Framing the Dialogue

Posts Tagged ‘vince flynn’

The Silent Man

I was looking for a quick book to read as I took a break from Tim Ferris’ Four Hour Work Week.  It is not that the book is bad, but there is so much to absorb that I wanted something mindless.  The Silent Man caught my eye as I searched the newly released paperbacks.  None other than the New York Times extolled it virtues; “The Silent Man succeeds in seizing the attention from the start and never letting go.”

Consent To Kill

“…politicians were all that way.  They honestly believed in their personal power of persuasion.  These were the men and women who never stopped campaigning.  Every dry cleaner, bar, and cafe they stopped in, every golf outing and fund raiser they hit, they shook hands, smiled, remembered an amazing number of names and convinced people though nothing more thatn their personality that they were likable.  These men and women excelled in politics.  They were willing to make to make concessions and be flexible so others thought them reasonable.  On the international stage, though, these types got taken to the cleaners.  Neville Chamberlain, the British prime minister at the onset of WWII, was the classic modern example.  He had met Hitler, looked him in the eye, made him laugh, and concluded that he was a decent chap despite the evidence to the contrary that had been provided by the British intelligence services.  Hitler took Chamberlain for a fool and played him through the occupation of Austria, the invasion of Poland, and right on up to the invasion of France.  Somehow Hitler had been able to resist the irresistible charm of Chamberlain.”

Memorial Day

“It should not have come as a surprise to him that in a town like Washington and in a place like the White House, politics played such an important role but, in an irritating and undermining way, it did.  Add to all of that a convoluted, misguided, and rabid political correctness that permeated nearly every meeting, and you were left with an environment in which the inconsequential was debated and dissected, and the issues of real importance we obfuscated and put off for someone else to deal with at a later date.  It was not a place where a man of action felt at ease” [emphasis added]

A P.C. War

Whether you want to call it a “war on terror” as George W. Bush would or an “overseas contingency operation” as our current president prefers, we are at war.  At least those who are waging battle against us are at war.  I am not sure that politicians in Washington are at war or that the general public quite feels the war.  This war almost came home to us again on Christmas Day with a Nigerian terrorist.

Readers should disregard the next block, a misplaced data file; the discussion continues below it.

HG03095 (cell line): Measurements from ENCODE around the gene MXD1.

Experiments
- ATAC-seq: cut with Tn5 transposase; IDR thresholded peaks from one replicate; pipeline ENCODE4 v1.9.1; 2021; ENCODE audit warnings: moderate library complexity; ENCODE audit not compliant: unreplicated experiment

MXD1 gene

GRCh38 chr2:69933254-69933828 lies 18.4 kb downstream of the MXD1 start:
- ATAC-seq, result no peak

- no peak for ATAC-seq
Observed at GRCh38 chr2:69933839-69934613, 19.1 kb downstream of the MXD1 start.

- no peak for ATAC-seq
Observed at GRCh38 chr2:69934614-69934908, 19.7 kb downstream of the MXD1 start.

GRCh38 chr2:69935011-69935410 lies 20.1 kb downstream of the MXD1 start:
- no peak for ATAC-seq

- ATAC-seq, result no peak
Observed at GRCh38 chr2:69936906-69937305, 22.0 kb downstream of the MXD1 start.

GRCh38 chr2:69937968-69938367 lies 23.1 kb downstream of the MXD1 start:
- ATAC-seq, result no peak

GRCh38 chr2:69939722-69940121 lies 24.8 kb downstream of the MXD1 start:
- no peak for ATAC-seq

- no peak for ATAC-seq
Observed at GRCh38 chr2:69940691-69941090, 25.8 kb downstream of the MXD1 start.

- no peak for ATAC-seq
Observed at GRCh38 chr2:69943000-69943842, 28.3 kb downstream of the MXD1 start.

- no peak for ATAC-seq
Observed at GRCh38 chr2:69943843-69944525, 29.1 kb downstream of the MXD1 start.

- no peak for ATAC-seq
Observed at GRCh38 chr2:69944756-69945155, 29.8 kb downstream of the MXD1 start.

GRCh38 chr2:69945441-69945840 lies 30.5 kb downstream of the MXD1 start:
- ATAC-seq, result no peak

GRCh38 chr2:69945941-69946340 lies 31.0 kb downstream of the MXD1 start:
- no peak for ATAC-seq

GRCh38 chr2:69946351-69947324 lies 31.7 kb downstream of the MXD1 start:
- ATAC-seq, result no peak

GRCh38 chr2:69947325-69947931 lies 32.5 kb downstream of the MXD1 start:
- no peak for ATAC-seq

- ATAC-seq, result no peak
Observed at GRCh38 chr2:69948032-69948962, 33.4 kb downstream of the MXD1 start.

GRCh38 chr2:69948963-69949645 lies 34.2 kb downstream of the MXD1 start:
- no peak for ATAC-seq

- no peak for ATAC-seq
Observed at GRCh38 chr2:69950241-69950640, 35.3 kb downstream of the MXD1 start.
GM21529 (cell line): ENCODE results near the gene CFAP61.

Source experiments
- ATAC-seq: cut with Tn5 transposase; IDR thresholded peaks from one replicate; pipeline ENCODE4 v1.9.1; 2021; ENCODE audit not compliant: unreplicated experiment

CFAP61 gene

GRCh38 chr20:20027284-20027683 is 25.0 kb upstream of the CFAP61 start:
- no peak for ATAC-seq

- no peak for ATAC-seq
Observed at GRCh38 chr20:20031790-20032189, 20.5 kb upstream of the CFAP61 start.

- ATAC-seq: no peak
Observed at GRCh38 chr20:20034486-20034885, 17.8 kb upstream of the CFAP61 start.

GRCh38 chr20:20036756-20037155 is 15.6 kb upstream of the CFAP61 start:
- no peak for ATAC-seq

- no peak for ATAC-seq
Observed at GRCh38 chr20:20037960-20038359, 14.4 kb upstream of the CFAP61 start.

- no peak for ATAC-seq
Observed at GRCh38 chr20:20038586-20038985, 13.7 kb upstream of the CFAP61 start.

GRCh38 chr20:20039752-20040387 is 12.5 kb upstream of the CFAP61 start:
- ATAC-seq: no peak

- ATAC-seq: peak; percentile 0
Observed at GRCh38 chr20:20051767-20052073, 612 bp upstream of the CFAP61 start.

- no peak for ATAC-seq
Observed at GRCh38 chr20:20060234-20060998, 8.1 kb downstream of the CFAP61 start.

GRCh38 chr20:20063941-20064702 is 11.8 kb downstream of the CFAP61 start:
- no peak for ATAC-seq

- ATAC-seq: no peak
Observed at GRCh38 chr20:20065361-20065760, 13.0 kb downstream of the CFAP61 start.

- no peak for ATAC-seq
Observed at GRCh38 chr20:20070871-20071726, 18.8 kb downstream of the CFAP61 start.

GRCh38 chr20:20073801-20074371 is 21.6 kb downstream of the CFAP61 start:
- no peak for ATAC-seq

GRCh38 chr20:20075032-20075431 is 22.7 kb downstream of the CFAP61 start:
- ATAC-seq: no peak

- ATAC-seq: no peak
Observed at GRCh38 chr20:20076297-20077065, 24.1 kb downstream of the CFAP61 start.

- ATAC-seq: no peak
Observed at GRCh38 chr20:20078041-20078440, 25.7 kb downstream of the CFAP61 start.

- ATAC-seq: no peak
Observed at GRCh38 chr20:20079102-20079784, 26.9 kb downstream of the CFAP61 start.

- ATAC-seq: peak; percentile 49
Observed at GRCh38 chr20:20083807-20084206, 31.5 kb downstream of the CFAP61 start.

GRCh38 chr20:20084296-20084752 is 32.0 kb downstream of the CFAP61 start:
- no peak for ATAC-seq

Executive Power

Executive PowerMitch is back and that means another great book for me to read.  Author Vince Flynndoes it again with CIA operative Mitch Rapp.  I am going to be very disappointed when I finish reading these books.  In the fourth novel, Executive Power, Rapp continues to battle global terrorism.  Though supposedly “retired” from the field he keeps his hand in the battles to protect our country. 

In this novel, America is not directly threatened, but Rapp and the CIA travel the world to combat extremists.  I am obviously reading the Rapp novels years after they were first published (Executive Power was published in 2003) and it is interesting to think about what was happening in American back then.  I found these two excerpts particularly interesting:

Separation of Power

Separaton of PowerI just cannot get enough of Vince Flynn to satisfy my thirst for “edge of my seat,” thrilling action.  Flynn combines Washington backstabbing (AKA politics) with a world-wide crisis in which most of the world is unaware to keep us up far into the early morning reading.  In my case I was awake until after 2:00 AM reading Separation of Powerstarring CIA operative Mitch Rapp. 

There is a strong connection between this book and Flynn’s previous novel, The Third Option as Rapp works to find out who tried to have him killed.  The intrigue reaches the top of American and foreign governments while the President wrestles with the confirmation of a new CIA director and the fact that Saddam Hussein is close to having three nuclear weapons. 

The Third Option

the third optionThis is my second venture into Vince Flynn’snovels featuring spymaster Mitch Rapp “one of the most lethal and efficient killers the CIA has ever produced.”  The Third Option refers to what some might consider the last option when dealing with adversaries.  In this novel, Flynn pulled me in and kept me on the edge of my seat, couch, bed, chair, or wherever I could steal time to read.  This book is so good, I found a lot of time to steal.

Transfer Of Power

transfer of powerGlenn Beck had an interesting show a few weeks ago.  His entire television broadcast featured an interview with best selling author Vince Flynn.  The interview was fascinating and Beck hit a home run with his guest.  Flynn is probably best known for his spy novels with super ghost Mitch Rapp.  I had heard several talk show hosts talk about the series and decided to start reading them and I wanted to start at the beginning.  This started my quest for all of his books.  I prefer hardback books and do not like to pay full price unles it is a new release that I can read and quickly re-sell.  I also do not like dishevled paperbacks.  I know, I am weird.